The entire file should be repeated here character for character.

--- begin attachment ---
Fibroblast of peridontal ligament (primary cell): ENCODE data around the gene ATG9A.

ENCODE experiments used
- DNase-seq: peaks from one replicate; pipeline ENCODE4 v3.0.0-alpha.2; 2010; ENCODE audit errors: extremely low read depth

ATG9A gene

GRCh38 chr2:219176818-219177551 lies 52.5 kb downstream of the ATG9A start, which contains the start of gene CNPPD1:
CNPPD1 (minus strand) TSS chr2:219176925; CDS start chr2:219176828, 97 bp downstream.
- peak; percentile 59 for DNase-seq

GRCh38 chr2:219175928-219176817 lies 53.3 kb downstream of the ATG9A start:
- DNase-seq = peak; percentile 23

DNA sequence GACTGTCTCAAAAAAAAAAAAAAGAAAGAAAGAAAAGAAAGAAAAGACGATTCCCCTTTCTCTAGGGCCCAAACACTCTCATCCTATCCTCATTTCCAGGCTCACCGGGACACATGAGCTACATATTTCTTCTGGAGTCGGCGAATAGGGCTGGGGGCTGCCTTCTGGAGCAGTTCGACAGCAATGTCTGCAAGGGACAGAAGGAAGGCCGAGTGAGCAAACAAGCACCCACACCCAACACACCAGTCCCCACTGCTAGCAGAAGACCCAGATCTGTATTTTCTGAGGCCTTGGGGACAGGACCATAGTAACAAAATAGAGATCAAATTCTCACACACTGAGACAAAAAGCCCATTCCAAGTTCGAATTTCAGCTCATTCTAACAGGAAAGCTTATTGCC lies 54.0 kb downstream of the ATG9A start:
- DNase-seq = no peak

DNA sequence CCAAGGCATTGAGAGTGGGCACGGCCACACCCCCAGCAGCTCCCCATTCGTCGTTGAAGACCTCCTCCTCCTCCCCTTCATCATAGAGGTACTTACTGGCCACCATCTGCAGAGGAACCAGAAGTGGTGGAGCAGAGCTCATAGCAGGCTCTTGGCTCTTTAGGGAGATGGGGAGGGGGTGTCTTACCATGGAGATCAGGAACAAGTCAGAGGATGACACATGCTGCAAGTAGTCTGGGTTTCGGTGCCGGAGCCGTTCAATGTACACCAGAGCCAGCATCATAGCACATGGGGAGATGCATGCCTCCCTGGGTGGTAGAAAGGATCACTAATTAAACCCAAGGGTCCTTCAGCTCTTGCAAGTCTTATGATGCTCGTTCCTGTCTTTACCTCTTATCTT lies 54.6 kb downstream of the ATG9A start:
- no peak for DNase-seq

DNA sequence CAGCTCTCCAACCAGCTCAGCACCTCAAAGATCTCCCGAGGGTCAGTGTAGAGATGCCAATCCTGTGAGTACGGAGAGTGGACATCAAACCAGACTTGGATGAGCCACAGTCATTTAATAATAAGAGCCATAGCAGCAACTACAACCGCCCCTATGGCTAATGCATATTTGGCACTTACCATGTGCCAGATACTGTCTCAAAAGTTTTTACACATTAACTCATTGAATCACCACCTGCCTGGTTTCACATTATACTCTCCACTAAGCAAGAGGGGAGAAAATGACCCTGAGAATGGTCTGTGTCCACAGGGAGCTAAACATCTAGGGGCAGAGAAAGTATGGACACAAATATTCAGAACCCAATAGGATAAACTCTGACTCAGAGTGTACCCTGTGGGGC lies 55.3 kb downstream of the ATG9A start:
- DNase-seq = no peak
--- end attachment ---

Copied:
Fibroblast of peridontal ligament (primary cell): ENCODE data around the gene ATG9A.

ENCODE experiments used
- DNase-seq: peaks from one replicate; pipeline ENCODE4 v3.0.0-alpha.2; 2010; ENCODE audit errors: extremely low read depth

ATG9A gene

GRCh38 chr2:219176818-219177551 lies 52.5 kb downstream of the ATG9A start, which contains the start of gene CNPPD1:
CNPPD1 (minus strand) TSS chr2:219176925; CDS start chr2:219176828, 97 bp downstream.
- peak; percentile 59 for DNase-seq

GRCh38 chr2:219175928-219176817 lies 53.3 kb downstream of the ATG9A start:
- DNase-seq = peak; percentile 23

DNA sequence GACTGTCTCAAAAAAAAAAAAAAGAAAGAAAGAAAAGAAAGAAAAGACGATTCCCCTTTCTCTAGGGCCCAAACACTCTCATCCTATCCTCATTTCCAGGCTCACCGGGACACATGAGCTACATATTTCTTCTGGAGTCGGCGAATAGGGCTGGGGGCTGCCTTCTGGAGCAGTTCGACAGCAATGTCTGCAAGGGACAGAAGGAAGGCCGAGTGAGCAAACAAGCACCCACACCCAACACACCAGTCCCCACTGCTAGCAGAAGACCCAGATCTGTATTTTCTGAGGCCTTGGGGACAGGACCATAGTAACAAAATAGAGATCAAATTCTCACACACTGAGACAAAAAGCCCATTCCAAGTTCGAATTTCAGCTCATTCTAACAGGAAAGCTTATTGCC lies 54.0 kb downstream of the ATG9A start:
- DNase-seq = no peak

DNA sequence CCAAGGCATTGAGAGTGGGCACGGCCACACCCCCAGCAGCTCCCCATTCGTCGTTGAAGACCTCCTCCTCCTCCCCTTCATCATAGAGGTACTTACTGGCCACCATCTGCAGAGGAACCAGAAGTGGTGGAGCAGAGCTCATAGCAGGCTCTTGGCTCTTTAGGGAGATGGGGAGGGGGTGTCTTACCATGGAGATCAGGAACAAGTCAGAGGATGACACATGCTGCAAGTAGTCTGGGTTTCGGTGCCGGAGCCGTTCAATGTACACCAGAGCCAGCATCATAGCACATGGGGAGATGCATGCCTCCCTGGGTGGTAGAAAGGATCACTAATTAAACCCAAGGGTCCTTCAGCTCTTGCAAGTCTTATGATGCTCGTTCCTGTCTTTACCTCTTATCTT lies 54.6 kb downstream of the ATG9A start:
- no peak for DNase-seq

DNA sequence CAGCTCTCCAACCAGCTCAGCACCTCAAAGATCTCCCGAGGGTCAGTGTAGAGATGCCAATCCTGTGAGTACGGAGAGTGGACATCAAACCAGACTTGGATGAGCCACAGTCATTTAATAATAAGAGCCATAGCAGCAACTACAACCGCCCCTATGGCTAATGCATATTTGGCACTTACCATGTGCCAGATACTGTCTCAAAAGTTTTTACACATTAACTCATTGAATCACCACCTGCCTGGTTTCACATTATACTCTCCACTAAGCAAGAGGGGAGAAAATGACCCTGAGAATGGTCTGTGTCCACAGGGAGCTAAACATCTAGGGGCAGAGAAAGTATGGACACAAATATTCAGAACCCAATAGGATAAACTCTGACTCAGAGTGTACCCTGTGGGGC lies 55.3 kb downstream of the ATG9A start:
- DNase-seq = no peak